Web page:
Around the age of 11 or 12 I started watching the Bond films whenever they appeared on TV, and I was instantly enthralled by them. Perhaps it was the exotic places or the beautiful ladies, but I think it was down to the cool, suave nature of the titular character. It wasn’t long until I owned every movie on VHS and even on repeated viewings (now on DVD), I still get fun and thrills out of them all. So, I felt I should buckle up and dive back into the world of 007, beginning of course with 1962’s Dr. No.
STARS – Sean Connery, Ursula Andress, Joseph Wiseman, John Kitzmiller
DIRECTOR – Terence Young
RUN-TIME – 109 minutes
BEST LINE – Obviously there’s the ultimate introduction, which sees audiences welcomed to the Ian Fleming agent at a casino, with Sean Connery uttering “the name’s Bond… James Bond.” However, if puns and cheesy lines are your scene, as they are with me, then 007 saying “I think they were on their way to a funeral“, after a hearse careers over a cliff and goes up in flames, is class deadpan delivery.
BEST GADGET – The first film in the Bond franchise doesn’t have much in the way of zip and wow for silly and/or practical gadgetry. The weapon of choice for the majority of films to come is his Walther PPK, seen and used for the first time here.
EEEK MOMENT – As someone with arachnophobia, the sight of the spy sweating buckets in bed, as he realizes he’s got the less than pleasant nighttime company of a tarantula, is one to send the heebie-jeebies level to 1000.
00 UH-OH – A small tussle at a bar sees Bond kick two adversaries into a stack of Red Stripe boxes, but it’s majorly clear these beer crates are empty cardboard husks and not even a fake smashing sound effect is used to hide the fact. Also, a supposed dragon that terrorizes Crab Key looks more like a Takeshi’s Castle creation as it lumbers over a muddy beach.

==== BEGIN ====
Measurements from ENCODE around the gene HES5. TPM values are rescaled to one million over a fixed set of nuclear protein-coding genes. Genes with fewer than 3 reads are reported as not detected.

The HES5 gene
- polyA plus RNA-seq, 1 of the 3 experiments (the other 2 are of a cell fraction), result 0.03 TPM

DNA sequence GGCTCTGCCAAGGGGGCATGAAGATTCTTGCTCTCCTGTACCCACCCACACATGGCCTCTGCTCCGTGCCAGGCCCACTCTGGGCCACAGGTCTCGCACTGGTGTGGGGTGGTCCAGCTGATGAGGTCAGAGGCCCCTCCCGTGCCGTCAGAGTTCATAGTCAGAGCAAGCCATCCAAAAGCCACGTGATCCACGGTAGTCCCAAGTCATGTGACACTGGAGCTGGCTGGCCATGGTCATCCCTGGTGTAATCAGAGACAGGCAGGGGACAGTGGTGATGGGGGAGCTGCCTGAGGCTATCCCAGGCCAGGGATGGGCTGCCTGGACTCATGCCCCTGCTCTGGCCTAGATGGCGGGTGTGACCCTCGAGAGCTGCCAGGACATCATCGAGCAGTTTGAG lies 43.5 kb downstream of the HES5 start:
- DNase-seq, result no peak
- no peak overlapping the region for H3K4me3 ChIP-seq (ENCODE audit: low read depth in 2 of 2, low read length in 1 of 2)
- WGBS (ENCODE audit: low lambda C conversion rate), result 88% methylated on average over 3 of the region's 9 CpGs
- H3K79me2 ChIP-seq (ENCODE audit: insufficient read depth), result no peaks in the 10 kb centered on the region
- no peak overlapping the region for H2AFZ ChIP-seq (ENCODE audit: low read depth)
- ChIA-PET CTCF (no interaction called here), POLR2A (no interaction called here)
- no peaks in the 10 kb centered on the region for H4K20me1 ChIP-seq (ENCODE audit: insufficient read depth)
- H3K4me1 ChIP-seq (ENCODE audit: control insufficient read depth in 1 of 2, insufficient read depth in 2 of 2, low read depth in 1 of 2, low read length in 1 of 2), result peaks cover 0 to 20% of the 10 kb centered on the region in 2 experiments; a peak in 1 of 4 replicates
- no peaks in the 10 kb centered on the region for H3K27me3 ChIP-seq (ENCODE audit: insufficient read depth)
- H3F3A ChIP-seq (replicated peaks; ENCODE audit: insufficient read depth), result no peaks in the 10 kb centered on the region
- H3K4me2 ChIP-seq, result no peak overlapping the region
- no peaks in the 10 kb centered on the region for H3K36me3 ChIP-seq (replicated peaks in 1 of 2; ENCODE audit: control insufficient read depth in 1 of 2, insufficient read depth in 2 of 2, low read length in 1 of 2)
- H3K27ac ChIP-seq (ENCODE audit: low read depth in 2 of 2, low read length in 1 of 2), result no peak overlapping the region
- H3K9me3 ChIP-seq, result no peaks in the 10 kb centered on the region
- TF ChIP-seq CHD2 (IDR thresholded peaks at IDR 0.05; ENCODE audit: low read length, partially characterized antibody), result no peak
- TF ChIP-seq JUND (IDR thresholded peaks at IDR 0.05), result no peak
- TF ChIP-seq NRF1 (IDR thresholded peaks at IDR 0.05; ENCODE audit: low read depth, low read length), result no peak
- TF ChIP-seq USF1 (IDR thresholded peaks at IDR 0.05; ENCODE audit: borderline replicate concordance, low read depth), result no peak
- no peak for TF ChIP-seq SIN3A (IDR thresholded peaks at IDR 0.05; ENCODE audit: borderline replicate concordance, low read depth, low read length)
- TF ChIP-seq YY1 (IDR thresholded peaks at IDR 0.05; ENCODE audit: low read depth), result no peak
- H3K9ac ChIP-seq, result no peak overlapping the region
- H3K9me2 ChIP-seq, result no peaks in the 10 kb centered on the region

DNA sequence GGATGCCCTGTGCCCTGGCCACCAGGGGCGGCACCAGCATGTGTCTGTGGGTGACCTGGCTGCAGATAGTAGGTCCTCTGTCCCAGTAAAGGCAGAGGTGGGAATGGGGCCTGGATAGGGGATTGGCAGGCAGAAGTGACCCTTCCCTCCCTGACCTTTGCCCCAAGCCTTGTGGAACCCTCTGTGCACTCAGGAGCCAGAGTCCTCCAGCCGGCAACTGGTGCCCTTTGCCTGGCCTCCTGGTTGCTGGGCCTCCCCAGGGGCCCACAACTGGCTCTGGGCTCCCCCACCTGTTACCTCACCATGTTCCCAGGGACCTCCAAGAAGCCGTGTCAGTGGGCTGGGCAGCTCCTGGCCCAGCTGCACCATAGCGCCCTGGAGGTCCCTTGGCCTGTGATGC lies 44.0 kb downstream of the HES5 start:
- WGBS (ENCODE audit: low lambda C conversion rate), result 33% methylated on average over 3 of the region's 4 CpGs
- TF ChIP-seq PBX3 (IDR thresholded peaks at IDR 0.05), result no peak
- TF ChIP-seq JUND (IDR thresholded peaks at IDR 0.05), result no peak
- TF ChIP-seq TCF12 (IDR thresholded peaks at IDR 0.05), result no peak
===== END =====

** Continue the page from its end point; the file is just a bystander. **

ICONIC MOMENT – Just before the movie hits the 60 minute mark, OG Bond Girl, Ursula Andress emerges from the waves in an image that has been mirrored in later Bond films and is the dreamy, sun-washed introduction to last the ages. Honey Ryder is a bikini clad shell collector with allure, smarts and a knife ready to hand and her beach-side intro is one that most people are aware of, I’m sure.
MINI REVIEW – The opening movie from 57 years ago may have some old-fashioned moments and the sexist, pushy masculinity of Bond may now be viewed in a less than aspirational way, but there is no doubt that former Scottish bodybuilder Sean Connery takes on the Bond persona with layers of charm and macho confidence. Dr. No sees 007 sent to Jamaica to look into the disappearance of a station chief, which leads him to believe the secretive island of Crab Key mastered by Dr. No, is no place for good.
John Barry’s theme is instantly recognizable from the first 2-3 seconds which is testament to what a blisteringly exemplary piece of music it is. It’s a musical motif used in all 23 Bond films since and there’s denying its pop cultural significance. Dr. No is the only Bond feature to not have a band or artist over the opening credits, instead we see a flashing set of lame disco lights backed by the theme before it cuts less than seamlessly to Caribbean-inspired drum beats.
The warm Jamaican setting lifts the film with a holiday postcard vibe. The story is simple, the location is pretty, the fights are few in numbers and the final showdown is over in the last 10 minutes, so whilst the cinematic inception of James Bond may not be the most explosive action movie, it certainly has a pleasing, joyful atmosphere coursing throughout, the sweet mango tree of a less gritty and serious Bond planting its roots in your mind.